Senate Passes Langerholc’s First Bill, Protecting Basic Firearms Rights

 

HARRISBURG – The Senate today passed legislation introduced by Sen. Wayne Langerholc, Jr. (R-35) that will protect the Second Amendment rights of law-abiding gun owners and shield them from having to fight overly restrictive local firearms ordinances.  The bill passed by a vote of 34 to 16.

“When local governments enact regulations that clearly exceed state law, law-abiding citizens comply while criminals don’t, leaving innocent people unarmed and unprotected,” Langerholc said.

Langerholc’s bill permits an individual or organization to sue to block an overly restrictive local firearms ordinance.

“Municipalities that enact harsh, sweeping gun laws cannot ignore or interfere with state and federal laws and the U.S. Constitution,” Langerholc added. “When local officials overstep their legal authority in passing severe gun ordinances, law-abiding citizens rarely possess the time, money and legal skills to fight their citation and overturn the law.  This bill takes steps to remedy that imbalance and preserves the Second Amendment rights of good Pennsylvanians.”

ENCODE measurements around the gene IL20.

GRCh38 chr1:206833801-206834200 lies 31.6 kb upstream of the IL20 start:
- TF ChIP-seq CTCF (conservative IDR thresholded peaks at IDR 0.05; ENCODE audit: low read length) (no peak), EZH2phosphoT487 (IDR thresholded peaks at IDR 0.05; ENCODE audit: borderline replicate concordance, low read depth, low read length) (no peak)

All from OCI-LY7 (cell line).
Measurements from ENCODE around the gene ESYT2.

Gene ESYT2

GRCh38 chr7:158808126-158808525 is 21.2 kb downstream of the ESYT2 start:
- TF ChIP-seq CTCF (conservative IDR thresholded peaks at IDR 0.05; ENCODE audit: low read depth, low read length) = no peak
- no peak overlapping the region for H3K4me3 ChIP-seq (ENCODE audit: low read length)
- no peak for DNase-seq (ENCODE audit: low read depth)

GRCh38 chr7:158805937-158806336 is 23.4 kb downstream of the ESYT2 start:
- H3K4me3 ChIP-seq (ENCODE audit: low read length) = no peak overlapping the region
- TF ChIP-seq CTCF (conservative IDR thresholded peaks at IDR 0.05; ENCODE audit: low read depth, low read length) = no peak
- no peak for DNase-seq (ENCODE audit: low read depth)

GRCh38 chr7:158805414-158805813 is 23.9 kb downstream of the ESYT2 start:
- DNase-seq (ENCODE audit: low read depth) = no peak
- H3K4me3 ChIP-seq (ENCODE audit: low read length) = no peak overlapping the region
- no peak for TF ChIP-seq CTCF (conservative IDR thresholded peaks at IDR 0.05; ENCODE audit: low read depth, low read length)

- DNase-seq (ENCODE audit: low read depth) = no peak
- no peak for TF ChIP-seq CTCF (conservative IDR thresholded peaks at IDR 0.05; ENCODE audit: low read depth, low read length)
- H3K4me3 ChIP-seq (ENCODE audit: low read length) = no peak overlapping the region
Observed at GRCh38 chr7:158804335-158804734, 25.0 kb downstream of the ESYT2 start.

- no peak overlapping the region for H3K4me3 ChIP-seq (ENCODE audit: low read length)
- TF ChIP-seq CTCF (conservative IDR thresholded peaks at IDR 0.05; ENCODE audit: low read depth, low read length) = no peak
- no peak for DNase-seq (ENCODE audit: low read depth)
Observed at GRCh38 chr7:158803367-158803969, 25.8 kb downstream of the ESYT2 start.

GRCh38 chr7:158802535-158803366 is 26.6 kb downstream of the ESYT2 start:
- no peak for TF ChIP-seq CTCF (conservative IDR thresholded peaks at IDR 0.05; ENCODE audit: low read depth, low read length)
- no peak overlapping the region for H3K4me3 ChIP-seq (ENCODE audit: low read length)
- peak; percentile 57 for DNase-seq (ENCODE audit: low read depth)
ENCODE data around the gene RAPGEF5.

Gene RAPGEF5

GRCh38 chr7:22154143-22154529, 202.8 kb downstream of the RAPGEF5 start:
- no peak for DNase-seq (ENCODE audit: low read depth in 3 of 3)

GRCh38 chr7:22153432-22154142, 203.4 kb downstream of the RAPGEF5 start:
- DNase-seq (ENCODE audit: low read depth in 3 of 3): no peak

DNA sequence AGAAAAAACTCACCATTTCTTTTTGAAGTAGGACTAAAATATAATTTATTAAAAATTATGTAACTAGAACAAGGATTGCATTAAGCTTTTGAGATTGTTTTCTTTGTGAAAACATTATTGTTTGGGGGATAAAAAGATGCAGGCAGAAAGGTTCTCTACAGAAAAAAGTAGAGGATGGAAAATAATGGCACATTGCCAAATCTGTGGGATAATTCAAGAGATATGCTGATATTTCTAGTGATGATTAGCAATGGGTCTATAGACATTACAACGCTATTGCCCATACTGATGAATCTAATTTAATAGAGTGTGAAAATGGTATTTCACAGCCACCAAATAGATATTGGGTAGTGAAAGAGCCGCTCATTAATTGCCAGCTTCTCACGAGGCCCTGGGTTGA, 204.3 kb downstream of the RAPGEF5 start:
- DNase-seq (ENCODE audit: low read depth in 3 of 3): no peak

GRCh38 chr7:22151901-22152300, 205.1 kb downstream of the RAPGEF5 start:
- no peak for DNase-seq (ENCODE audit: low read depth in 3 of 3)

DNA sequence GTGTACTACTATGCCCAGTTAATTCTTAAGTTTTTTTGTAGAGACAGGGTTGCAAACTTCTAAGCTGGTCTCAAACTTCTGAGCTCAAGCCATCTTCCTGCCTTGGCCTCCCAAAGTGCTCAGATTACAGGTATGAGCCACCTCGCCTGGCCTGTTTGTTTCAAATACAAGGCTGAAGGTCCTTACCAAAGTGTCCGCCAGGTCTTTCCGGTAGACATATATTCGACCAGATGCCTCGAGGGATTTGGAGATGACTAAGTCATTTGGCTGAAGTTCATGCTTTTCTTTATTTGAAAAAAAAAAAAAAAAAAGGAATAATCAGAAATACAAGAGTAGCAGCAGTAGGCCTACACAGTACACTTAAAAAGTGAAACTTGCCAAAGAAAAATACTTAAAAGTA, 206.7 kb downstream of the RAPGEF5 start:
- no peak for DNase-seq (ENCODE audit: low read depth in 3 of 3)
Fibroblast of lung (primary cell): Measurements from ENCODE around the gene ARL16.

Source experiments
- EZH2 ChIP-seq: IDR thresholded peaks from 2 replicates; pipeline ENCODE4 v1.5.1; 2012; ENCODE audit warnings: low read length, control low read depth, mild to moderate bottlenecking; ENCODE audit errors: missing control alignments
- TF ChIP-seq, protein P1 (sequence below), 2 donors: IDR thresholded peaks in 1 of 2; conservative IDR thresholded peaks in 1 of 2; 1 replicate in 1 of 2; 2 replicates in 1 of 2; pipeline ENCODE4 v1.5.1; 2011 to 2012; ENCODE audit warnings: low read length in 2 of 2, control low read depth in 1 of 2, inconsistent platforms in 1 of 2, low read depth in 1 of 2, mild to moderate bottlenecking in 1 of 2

Langerholc pointed out that almost all states today have a law prohibiting local jurisdictions from imposing gun control restrictions that are stricter than state law.

“Gun laws should be uniform across the state, so upstanding gun owners do not face a mishmash of regulations as they travel across the Commonwealth. The legislation places the burden on the municipality to defend its actions rather than on the citizen who may have been cited unjustly,” Langerholc said.

“Although legislation similar to Senate Bill 5 was enacted in 2014, a state Supreme Court ruling overturned the law based upon procedural grounds that did not speak to the content or constitutionality of the law,” Langerholc said.

Just as federal law supersedes state law under the doctrine of preemption, the legislation restores the original intent of the Uniform Firearms Act, which was designed to prevent municipalities from enacting their own local ordinances.